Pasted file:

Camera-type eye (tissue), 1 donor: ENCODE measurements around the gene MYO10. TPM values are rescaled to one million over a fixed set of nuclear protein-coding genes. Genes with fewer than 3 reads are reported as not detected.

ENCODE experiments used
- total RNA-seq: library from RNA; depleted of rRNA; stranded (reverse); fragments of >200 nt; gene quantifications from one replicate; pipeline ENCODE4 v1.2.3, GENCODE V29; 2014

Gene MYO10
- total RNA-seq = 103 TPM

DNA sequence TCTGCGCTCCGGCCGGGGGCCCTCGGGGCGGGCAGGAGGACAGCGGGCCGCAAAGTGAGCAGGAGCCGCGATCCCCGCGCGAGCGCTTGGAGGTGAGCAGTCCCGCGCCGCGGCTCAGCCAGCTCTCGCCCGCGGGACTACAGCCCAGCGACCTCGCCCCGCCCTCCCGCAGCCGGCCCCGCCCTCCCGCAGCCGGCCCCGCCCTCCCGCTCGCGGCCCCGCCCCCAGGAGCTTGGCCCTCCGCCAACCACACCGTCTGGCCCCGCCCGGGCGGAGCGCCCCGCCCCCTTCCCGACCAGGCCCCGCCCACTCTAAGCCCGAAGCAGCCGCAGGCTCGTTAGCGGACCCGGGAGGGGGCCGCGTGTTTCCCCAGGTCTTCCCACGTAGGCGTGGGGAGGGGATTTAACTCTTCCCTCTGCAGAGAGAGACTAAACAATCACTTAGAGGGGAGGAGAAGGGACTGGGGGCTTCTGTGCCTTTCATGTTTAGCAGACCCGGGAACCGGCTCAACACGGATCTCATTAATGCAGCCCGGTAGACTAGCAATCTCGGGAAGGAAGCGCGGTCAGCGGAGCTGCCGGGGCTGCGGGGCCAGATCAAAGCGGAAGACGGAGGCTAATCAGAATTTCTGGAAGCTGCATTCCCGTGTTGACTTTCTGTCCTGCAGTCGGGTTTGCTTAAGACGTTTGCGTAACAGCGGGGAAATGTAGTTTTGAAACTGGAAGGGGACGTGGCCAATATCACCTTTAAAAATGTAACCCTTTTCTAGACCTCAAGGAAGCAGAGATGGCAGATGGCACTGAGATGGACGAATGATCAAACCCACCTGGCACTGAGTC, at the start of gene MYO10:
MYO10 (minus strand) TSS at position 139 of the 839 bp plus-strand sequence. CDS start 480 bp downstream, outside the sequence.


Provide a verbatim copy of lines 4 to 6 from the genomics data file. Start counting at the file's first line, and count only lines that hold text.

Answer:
Gene MYO10
- total RNA-seq = 103 TPM

DNA sequence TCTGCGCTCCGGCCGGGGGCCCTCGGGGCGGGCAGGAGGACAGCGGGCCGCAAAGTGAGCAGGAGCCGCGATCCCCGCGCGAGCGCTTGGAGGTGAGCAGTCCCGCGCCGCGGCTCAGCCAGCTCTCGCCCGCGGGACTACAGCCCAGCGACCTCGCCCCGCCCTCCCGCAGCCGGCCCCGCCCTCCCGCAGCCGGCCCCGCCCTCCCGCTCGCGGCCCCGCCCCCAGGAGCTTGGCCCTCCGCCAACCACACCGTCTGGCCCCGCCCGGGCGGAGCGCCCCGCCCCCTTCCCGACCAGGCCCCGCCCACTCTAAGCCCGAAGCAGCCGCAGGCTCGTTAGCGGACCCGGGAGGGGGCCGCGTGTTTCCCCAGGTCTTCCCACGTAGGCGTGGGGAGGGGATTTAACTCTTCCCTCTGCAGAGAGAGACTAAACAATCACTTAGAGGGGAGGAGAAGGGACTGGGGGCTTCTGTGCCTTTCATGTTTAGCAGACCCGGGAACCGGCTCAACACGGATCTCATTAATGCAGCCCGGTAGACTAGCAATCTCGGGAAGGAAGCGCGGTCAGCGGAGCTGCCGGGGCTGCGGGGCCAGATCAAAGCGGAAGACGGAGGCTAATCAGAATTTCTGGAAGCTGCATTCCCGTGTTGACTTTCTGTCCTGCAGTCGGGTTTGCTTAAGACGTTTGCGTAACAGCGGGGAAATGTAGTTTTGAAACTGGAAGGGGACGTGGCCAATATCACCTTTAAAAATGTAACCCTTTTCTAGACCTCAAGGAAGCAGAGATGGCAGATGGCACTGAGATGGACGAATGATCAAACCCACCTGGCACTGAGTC, at the start of gene MYO10: